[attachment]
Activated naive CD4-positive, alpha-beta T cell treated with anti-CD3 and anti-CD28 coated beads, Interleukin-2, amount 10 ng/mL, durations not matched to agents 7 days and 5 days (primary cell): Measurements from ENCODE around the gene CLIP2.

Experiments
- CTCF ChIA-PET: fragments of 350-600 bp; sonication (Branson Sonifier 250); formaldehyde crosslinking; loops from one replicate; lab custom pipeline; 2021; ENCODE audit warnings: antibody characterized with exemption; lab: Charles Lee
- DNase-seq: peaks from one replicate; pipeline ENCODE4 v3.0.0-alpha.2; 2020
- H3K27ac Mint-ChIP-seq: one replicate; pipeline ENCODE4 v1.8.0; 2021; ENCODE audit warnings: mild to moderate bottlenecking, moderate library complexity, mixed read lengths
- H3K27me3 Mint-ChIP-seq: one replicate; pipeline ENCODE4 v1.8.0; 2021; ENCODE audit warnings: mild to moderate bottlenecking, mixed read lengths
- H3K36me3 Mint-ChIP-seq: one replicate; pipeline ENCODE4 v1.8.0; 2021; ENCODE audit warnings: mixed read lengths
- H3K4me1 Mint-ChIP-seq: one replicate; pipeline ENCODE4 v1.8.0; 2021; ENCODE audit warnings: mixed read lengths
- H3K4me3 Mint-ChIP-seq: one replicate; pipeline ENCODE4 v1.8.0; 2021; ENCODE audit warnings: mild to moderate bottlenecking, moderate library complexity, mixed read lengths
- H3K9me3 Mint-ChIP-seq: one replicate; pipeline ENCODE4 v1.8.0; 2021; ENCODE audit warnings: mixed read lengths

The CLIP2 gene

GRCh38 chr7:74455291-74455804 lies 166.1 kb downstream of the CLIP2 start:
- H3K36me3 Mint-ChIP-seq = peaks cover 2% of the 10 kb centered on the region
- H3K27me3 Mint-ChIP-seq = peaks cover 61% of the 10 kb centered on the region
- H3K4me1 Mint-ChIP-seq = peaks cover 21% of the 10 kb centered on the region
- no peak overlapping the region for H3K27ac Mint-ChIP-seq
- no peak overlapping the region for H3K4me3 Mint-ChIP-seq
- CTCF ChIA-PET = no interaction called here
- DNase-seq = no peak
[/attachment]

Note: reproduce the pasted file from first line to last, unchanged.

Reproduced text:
Activated naive CD4-positive, alpha-beta T cell treated with anti-CD3 and anti-CD28 coated beads, Interleukin-2, amount 10 ng/mL, durations not matched to agents 7 days and 5 days (primary cell): Measurements from ENCODE around the gene CLIP2.

Experiments
- CTCF ChIA-PET: fragments of 350-600 bp; sonication (Branson Sonifier 250); formaldehyde crosslinking; loops from one replicate; lab custom pipeline; 2021; ENCODE audit warnings: antibody characterized with exemption; lab: Charles Lee
- DNase-seq: peaks from one replicate; pipeline ENCODE4 v3.0.0-alpha.2; 2020
- H3K27ac Mint-ChIP-seq: one replicate; pipeline ENCODE4 v1.8.0; 2021; ENCODE audit warnings: mild to moderate bottlenecking, moderate library complexity, mixed read lengths
- H3K27me3 Mint-ChIP-seq: one replicate; pipeline ENCODE4 v1.8.0; 2021; ENCODE audit warnings: mild to moderate bottlenecking, mixed read lengths
- H3K36me3 Mint-ChIP-seq: one replicate; pipeline ENCODE4 v1.8.0; 2021; ENCODE audit warnings: mixed read lengths
- H3K4me1 Mint-ChIP-seq: one replicate; pipeline ENCODE4 v1.8.0; 2021; ENCODE audit warnings: mixed read lengths
- H3K4me3 Mint-ChIP-seq: one replicate; pipeline ENCODE4 v1.8.0; 2021; ENCODE audit warnings: mild to moderate bottlenecking, moderate library complexity, mixed read lengths
- H3K9me3 Mint-ChIP-seq: one replicate; pipeline ENCODE4 v1.8.0; 2021; ENCODE audit warnings: mixed read lengths

The CLIP2 gene

GRCh38 chr7:74455291-74455804 lies 166.1 kb downstream of the CLIP2 start:
- H3K36me3 Mint-ChIP-seq = peaks cover 2% of the 10 kb centered on the region
- H3K27me3 Mint-ChIP-seq = peaks cover 61% of the 10 kb centered on the region
- H3K4me1 Mint-ChIP-seq = peaks cover 21% of the 10 kb centered on the region
- no peak overlapping the region for H3K27ac Mint-ChIP-seq
- no peak overlapping the region for H3K4me3 Mint-ChIP-seq
- CTCF ChIA-PET = no interaction called here
- DNase-seq = no peak